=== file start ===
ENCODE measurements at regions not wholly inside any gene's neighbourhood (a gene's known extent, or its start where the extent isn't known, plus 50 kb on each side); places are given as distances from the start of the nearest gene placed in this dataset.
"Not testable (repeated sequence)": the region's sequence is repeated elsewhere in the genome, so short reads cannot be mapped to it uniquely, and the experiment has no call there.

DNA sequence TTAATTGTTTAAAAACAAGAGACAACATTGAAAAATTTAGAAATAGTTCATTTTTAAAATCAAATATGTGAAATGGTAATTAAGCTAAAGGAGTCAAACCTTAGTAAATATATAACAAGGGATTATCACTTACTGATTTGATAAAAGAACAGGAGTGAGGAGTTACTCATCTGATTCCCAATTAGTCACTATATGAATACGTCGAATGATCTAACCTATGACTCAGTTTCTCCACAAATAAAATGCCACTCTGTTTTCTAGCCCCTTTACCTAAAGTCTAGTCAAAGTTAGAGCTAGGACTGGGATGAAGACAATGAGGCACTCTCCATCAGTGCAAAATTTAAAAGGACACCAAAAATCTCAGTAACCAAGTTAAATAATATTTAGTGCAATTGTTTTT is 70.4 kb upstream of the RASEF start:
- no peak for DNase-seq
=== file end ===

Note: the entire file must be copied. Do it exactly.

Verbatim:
ENCODE measurements at regions not wholly inside any gene's neighbourhood (a gene's known extent, or its start where the extent isn't known, plus 50 kb on each side); places are given as distances from the start of the nearest gene placed in this dataset.
"Not testable (repeated sequence)": the region's sequence is repeated elsewhere in the genome, so short reads cannot be mapped to it uniquely, and the experiment has no call there.

DNA sequence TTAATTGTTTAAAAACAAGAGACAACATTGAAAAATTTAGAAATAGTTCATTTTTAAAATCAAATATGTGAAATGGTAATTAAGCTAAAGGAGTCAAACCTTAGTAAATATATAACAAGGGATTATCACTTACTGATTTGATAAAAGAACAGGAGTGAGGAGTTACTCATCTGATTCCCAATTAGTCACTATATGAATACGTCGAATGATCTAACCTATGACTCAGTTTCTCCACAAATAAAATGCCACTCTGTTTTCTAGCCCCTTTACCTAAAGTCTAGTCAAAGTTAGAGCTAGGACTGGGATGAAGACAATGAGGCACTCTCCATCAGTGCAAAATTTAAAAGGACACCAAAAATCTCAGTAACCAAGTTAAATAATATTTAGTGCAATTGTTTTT is 70.4 kb upstream of the RASEF start:
- no peak for DNase-seq